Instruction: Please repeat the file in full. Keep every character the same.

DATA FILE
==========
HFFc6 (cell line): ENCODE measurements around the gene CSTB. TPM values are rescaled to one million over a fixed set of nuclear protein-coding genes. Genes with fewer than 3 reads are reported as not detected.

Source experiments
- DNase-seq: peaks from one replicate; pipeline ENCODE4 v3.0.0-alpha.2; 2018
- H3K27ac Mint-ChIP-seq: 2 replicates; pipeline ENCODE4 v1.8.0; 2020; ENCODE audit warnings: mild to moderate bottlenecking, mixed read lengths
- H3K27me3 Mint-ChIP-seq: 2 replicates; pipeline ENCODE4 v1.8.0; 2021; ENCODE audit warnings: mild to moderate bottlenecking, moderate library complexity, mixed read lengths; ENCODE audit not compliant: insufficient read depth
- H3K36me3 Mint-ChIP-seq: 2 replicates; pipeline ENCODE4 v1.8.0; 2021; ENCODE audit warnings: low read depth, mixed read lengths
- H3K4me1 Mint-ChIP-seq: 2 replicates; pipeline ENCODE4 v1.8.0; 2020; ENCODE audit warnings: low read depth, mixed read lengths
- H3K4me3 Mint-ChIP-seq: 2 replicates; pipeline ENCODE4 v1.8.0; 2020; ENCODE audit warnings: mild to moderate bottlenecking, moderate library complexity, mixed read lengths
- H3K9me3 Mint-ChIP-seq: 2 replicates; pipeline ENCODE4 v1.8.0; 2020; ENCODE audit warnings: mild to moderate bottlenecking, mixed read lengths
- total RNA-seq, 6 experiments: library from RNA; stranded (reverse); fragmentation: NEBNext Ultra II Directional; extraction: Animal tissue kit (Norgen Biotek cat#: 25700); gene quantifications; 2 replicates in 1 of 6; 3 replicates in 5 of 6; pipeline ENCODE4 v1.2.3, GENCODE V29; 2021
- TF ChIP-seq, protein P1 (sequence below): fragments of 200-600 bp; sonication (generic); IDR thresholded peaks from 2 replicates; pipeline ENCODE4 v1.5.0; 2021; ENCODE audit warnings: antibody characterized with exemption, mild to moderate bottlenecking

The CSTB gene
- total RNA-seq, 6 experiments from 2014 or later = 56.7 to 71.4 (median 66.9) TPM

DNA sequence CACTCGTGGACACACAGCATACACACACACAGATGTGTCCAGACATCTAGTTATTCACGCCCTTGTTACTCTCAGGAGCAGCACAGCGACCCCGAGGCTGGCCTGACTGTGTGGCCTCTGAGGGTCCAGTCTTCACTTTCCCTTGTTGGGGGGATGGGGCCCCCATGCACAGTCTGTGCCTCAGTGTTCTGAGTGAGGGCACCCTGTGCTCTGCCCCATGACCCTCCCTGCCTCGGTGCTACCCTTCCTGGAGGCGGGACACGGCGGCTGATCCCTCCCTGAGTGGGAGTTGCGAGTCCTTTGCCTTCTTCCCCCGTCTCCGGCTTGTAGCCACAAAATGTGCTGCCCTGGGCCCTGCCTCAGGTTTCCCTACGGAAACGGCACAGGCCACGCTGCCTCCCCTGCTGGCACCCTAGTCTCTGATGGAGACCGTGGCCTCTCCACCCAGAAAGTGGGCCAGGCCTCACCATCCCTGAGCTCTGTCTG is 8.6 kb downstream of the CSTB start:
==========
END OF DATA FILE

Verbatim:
HFFc6 (cell line): ENCODE measurements around the gene CSTB. TPM values are rescaled to one million over a fixed set of nuclear protein-coding genes. Genes with fewer than 3 reads are reported as not detected.

Source experiments
- DNase-seq: peaks from one replicate; pipeline ENCODE4 v3.0.0-alpha.2; 2018
- H3K27ac Mint-ChIP-seq: 2 replicates; pipeline ENCODE4 v1.8.0; 2020; ENCODE audit warnings: mild to moderate bottlenecking, mixed read lengths
- H3K27me3 Mint-ChIP-seq: 2 replicates; pipeline ENCODE4 v1.8.0; 2021; ENCODE audit warnings: mild to moderate bottlenecking, moderate library complexity, mixed read lengths; ENCODE audit not compliant: insufficient read depth
- H3K36me3 Mint-ChIP-seq: 2 replicates; pipeline ENCODE4 v1.8.0; 2021; ENCODE audit warnings: low read depth, mixed read lengths
- H3K4me1 Mint-ChIP-seq: 2 replicates; pipeline ENCODE4 v1.8.0; 2020; ENCODE audit warnings: low read depth, mixed read lengths
- H3K4me3 Mint-ChIP-seq: 2 replicates; pipeline ENCODE4 v1.8.0; 2020; ENCODE audit warnings: mild to moderate bottlenecking, moderate library complexity, mixed read lengths
- H3K9me3 Mint-ChIP-seq: 2 replicates; pipeline ENCODE4 v1.8.0; 2020; ENCODE audit warnings: mild to moderate bottlenecking, mixed read lengths
- total RNA-seq, 6 experiments: library from RNA; stranded (reverse); fragmentation: NEBNext Ultra II Directional; extraction: Animal tissue kit (Norgen Biotek cat#: 25700); gene quantifications; 2 replicates in 1 of 6; 3 replicates in 5 of 6; pipeline ENCODE4 v1.2.3, GENCODE V29; 2021
- TF ChIP-seq, protein P1 (sequence below): fragments of 200-600 bp; sonication (generic); IDR thresholded peaks from 2 replicates; pipeline ENCODE4 v1.5.0; 2021; ENCODE audit warnings: antibody characterized with exemption, mild to moderate bottlenecking

The CSTB gene
- total RNA-seq, 6 experiments from 2014 or later = 56.7 to 71.4 (median 66.9) TPM

DNA sequence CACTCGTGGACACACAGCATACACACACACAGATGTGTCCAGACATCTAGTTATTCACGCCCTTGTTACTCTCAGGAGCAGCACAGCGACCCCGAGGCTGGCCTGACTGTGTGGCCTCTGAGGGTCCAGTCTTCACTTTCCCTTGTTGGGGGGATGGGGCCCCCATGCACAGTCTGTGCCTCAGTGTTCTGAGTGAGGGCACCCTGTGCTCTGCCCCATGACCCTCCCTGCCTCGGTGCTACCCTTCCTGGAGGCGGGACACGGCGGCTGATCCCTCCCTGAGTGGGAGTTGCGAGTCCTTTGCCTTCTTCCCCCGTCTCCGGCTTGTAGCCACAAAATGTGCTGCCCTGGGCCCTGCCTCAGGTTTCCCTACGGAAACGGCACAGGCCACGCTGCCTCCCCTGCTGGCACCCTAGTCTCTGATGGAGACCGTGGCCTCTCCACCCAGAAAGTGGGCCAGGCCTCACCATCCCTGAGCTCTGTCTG is 8.6 kb downstream of the CSTB start: